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What's New In Libevent 2.0 so far:
1. Meta-issues
1.1. About this document
This document describes the key differences between Libevent 1.4 and
Libevent 2.0, from a user's point of view. It was most recently
updated based on features in git master as of August 2010.
NOTE: I am very sure that I missed some thing on this list. Caveat
1.2. Better documentation
There is now a book-in-progress that explains how to use Libevent and its
growing pile of APIs. As of this writing, it covers everything except the
http and rpc code. Check out the latest draft at .
2. New and Improved Event APIs
Many APIs are improved, refactored, or deprecated in Libevent 2.0.
Nearly all existing code that worked with Libevent 1.4 should still
work correctly with Libevent 2.0. However, if you are writing new code,
or if you want to port old code, we strongly recommend using the new APIs
and avoiding deprecated APIs as much as possible.
Binaries linked against Libevent 1.4 will need to be recompiled to link
against Libevent 2.0. This is nothing new; we have never been good at
preserving binary compatibility between releases. We'll try harder in the
future, though: see 2.1 below.
2.1. New header layout for improved forward-compatibility
Libevent 2.0 has a new header layout to make it easier for programmers to
write good, well-supported libevent code. The new headers are divided
into three types.
There are *regular headers*, like event2/event.h. These headers contain
the functions that most programmers will want to use.
There are *backward compatibility headers*, like event2/event_compat.h.
These headers contain declarations for deprecated functions from older
versions of Libevent. Documentation in these headers should suggest what's
wrong with the old functions, and what functions you want to start using
instead of the old ones. Some of these functions might be removed in a
future release. New programs should generally not include these headers.
Finally, there are *structure headers*, like event2/event_struct.h.
These headers contain definitions of some structures that Libevent has
historically exposed. Exposing them caused problems in the past,
since programs that were compiled to work with one version of Libevent
would often stop working with another version that changed the size or
layout of some object. We've moving them into separate headers so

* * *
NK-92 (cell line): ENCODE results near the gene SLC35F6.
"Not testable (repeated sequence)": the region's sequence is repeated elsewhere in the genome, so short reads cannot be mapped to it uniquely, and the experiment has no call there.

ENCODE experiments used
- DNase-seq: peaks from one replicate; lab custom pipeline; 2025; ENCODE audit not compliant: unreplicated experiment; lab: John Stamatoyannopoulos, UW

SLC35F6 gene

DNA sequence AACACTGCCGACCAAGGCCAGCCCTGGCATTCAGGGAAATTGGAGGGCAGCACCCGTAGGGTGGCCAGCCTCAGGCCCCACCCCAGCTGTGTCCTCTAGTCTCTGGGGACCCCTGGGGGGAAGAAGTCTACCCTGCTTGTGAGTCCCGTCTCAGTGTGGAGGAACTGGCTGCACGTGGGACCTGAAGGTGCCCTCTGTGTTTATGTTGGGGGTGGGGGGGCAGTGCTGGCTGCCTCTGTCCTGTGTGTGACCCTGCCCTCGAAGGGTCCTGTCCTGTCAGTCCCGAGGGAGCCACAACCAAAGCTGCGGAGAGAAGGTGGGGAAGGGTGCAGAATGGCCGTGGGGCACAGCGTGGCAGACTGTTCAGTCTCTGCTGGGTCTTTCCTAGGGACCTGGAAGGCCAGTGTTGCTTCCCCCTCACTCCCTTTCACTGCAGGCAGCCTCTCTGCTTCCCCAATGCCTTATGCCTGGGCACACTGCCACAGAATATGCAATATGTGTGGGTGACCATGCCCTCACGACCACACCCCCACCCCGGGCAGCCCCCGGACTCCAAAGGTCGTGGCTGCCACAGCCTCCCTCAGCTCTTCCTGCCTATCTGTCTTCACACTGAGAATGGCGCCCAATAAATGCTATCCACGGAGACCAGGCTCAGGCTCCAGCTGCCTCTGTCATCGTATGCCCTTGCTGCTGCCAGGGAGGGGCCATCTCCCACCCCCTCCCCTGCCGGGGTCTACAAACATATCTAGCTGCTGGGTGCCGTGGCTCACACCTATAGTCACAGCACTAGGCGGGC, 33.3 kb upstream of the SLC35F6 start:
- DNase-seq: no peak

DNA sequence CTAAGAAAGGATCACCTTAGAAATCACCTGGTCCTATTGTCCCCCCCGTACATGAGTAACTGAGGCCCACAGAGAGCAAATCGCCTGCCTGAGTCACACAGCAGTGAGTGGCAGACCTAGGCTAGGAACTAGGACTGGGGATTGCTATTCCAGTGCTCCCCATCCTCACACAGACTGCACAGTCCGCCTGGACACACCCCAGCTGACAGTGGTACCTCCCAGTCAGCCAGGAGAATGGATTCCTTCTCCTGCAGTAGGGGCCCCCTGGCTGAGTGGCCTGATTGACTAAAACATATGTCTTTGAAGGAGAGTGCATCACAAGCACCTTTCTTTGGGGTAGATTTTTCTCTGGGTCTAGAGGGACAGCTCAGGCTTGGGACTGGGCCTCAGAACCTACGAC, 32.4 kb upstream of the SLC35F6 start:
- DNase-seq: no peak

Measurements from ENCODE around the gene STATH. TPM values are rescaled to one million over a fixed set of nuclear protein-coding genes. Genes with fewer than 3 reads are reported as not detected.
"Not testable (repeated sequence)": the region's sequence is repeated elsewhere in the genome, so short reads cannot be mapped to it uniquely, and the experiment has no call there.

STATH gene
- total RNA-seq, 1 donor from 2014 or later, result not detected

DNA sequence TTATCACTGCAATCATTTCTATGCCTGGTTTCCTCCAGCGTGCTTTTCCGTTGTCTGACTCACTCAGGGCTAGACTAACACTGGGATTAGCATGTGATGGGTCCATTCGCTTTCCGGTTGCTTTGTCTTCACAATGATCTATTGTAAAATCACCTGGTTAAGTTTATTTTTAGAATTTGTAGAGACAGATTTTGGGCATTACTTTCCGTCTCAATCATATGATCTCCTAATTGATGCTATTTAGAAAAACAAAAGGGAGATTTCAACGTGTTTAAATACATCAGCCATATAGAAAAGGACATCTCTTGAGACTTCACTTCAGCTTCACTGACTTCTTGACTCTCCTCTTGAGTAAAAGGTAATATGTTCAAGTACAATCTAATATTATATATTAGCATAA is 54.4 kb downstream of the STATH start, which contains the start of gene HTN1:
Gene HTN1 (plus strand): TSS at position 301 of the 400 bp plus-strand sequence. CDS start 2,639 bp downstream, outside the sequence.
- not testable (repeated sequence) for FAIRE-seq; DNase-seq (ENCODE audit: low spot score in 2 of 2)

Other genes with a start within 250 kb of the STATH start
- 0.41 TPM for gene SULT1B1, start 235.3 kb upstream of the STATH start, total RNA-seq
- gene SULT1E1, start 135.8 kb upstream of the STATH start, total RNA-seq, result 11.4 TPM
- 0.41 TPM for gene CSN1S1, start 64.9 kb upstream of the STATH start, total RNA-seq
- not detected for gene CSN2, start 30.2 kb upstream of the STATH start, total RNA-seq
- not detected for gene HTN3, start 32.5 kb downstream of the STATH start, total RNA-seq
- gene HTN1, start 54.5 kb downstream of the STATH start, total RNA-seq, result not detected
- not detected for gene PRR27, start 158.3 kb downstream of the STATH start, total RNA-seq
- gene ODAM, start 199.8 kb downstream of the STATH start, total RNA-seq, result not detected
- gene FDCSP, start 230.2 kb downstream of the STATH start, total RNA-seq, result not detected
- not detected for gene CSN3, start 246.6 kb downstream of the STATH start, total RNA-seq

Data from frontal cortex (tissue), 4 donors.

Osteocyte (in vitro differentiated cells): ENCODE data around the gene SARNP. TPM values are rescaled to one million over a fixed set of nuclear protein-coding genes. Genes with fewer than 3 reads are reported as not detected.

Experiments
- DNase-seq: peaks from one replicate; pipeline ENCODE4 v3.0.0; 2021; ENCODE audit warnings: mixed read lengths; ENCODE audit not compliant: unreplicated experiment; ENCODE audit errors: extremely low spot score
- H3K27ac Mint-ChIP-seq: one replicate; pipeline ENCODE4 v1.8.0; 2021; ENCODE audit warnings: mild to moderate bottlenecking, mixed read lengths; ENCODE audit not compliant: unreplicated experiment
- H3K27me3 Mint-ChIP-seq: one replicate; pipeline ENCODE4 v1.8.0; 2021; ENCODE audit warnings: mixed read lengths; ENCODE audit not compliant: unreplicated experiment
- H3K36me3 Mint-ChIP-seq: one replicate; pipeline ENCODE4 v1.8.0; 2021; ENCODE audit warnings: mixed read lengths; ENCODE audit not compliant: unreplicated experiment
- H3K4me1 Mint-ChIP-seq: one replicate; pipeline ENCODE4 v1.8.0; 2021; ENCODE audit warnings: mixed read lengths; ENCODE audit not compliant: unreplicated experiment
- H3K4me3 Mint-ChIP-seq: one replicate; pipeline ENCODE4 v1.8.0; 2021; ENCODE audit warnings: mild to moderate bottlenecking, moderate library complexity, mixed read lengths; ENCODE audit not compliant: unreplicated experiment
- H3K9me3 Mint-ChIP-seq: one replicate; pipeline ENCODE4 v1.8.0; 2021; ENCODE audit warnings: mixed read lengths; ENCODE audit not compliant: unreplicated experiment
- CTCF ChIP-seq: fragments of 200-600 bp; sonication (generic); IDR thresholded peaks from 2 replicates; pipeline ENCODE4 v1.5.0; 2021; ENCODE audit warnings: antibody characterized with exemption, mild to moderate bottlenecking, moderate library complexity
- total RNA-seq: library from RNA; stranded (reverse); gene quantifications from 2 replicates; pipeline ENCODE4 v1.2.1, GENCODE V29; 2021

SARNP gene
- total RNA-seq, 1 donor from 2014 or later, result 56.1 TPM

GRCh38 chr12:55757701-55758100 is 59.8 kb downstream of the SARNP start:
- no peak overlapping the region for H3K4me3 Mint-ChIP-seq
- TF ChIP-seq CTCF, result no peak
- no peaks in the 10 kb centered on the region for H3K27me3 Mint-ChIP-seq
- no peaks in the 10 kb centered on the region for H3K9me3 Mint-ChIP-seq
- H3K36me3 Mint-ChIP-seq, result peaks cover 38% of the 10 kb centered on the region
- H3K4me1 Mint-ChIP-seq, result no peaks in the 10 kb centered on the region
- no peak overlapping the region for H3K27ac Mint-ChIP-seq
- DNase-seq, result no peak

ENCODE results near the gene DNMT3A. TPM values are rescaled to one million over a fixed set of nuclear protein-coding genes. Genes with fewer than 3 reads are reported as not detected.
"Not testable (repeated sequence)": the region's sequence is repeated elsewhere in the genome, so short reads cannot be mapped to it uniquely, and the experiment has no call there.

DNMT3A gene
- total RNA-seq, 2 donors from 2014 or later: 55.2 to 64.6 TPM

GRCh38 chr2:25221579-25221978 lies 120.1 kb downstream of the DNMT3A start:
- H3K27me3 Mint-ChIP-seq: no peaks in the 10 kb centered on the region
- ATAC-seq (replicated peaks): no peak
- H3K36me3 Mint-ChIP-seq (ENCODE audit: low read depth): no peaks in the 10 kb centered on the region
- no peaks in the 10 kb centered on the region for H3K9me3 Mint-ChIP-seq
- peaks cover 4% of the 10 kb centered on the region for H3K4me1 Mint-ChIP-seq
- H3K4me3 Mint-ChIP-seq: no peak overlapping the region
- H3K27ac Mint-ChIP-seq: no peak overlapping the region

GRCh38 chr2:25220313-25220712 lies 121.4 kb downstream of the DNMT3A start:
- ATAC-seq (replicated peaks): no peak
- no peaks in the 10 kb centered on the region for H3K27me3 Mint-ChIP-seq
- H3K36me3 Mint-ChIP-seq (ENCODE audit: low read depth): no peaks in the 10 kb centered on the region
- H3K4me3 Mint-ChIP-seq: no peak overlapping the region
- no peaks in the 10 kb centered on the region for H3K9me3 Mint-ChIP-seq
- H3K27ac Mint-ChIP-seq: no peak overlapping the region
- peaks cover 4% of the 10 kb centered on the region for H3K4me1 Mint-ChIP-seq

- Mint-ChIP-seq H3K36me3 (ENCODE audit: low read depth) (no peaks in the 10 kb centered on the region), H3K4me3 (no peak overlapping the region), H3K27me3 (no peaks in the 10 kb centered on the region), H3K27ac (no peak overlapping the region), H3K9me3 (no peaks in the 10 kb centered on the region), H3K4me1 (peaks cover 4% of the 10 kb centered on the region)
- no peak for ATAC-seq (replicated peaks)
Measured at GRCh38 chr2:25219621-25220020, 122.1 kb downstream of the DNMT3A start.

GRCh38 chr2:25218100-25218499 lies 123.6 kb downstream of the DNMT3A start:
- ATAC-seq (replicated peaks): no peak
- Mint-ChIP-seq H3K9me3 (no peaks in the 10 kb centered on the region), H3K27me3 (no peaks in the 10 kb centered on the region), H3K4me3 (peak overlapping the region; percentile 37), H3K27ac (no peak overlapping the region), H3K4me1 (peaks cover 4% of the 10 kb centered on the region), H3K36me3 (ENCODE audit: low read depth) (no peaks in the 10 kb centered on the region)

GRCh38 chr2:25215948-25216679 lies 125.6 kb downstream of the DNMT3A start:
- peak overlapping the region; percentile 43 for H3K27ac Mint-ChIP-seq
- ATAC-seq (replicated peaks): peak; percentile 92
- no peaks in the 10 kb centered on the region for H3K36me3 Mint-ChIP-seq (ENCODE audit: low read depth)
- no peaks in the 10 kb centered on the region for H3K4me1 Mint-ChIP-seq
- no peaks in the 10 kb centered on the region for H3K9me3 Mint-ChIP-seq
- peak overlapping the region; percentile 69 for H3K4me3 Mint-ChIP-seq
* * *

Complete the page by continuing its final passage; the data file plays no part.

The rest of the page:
that programmers can know that their code is not depending on any
unstable aspect of the Libvent ABI. New programs should generally not
include these headers unless they really know what they are doing, are
willing to rebuild their software whenever they want to link it
against a new version of Libevent, and are willing to risk their code
breaking if and when data structures change.
Functionality that once was located in event.h is now more subdivided.
The core event logic is now in event2/event.h. The "evbuffer" functions
for low-level buffer manipulation are in event2/buffer.h. The
"bufferevent" functions for higher-level buffered IO are in
All of the old headers (event.h, evdns.h, evhttp.h, evrpc.h, and
evutil.h) will continue to work by including the corresponding new
headers. Old code should not be broken by this change.
2.2. New thread-safe, binary-compatible, harder-to-mess-up APIs
Some aspects of the historical Libevent API have encouraged
non-threadsafe code, or forced code built against one version of Libevent
to no longer build with another. The problems with now-deprecated APIs
fell into two categories:
1) Dependence on the "current" event_base. In an application with
multiple event_bases, Libevent previously had a notion of the
"current" event_base. New events were linked to this base, and
the caller needed to explicitly reattach them to another base.
This was horribly error-prone.
Functions like "event_set" that worked with the "current" event_base
are now deprecated but still available (see 2.1). There are new
functions like "event_assign" that take an explicit event_base
argument when setting up a structure. Using these functions will help
prevent errors in your applications, and to be more threadsafe.
2) Structure dependence. Applications needed to allocate 'struct
event' themselves, since there was no function in Libevent to do it
for them. But since the size and contents of struct event can
change between libevent versions, this created binary-compatibility
nightmares. All structures of this kind are now isolated in
_struct.h header (see 2.1), and there are new allocate-and-
initialize functions you can use instead of the old initialize-only
functions. For example, instead of malloc and event_set, you
can use event_new().
(For people who do really want to allocate a struct event on the
stack, or put one inside another structure, you can still use
So in the case where old code would look like this:
#include <event.h>